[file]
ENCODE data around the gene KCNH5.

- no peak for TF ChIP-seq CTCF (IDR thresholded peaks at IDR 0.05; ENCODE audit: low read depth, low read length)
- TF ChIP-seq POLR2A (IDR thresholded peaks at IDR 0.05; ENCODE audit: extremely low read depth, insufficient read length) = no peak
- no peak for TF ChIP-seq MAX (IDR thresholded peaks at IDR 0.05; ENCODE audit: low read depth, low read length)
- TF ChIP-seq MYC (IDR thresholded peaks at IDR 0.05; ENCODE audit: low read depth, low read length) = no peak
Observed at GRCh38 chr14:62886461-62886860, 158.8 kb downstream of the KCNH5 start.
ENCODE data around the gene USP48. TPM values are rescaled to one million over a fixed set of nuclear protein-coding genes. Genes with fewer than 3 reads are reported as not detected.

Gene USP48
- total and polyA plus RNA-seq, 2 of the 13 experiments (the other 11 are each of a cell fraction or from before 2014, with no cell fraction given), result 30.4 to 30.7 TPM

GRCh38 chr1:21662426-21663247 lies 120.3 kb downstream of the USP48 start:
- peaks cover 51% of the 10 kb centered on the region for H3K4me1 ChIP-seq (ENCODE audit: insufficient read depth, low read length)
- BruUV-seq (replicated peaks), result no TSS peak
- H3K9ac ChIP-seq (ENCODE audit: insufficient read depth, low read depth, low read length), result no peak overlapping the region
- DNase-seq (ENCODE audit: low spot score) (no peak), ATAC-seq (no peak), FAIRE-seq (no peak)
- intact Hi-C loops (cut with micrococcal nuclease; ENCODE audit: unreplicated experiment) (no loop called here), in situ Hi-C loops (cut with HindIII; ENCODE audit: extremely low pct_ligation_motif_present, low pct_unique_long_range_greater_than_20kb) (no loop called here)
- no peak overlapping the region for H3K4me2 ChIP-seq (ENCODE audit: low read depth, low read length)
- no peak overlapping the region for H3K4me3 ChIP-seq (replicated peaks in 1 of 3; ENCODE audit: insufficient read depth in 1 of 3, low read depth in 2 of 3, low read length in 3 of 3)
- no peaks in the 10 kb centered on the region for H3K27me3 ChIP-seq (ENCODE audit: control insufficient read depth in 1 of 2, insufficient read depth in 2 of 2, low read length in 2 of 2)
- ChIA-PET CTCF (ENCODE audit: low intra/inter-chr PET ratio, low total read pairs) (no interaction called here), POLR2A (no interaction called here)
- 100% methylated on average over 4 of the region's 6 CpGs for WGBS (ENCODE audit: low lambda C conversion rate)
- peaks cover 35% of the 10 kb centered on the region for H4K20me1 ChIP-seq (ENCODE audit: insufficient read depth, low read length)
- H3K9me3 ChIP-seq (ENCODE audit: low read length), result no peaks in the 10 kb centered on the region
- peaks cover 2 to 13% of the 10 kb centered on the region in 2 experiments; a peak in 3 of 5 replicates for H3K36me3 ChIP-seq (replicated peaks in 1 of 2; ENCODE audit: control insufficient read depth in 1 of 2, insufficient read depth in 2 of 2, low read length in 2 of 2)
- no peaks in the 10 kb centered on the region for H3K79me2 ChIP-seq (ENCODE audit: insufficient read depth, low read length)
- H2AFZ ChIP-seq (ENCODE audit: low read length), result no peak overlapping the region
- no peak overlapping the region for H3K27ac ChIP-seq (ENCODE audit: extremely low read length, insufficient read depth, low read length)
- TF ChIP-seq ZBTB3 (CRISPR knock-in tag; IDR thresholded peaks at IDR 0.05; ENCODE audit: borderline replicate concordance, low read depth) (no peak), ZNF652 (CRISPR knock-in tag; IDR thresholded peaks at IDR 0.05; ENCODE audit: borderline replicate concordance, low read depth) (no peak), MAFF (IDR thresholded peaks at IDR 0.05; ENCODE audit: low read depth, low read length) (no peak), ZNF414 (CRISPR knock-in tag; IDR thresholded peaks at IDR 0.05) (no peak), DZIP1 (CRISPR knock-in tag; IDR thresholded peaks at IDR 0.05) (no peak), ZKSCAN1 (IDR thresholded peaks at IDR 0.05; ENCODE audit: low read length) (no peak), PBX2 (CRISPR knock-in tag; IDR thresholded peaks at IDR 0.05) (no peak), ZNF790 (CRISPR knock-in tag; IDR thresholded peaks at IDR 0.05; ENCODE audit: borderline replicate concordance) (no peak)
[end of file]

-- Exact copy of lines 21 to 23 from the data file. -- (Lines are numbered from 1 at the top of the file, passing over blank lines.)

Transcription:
- peaks cover 35% of the 10 kb centered on the region for H4K20me1 ChIP-seq (ENCODE audit: insufficient read depth, low read length)
- H3K9me3 ChIP-seq (ENCODE audit: low read length), result no peaks in the 10 kb centered on the region
- peaks cover 2 to 13% of the 10 kb centered on the region in 2 experiments; a peak in 3 of 5 replicates for H3K36me3 ChIP-seq (replicated peaks in 1 of 2; ENCODE audit: control insufficient read depth in 1 of 2, insufficient read depth in 2 of 2, low read length in 2 of 2)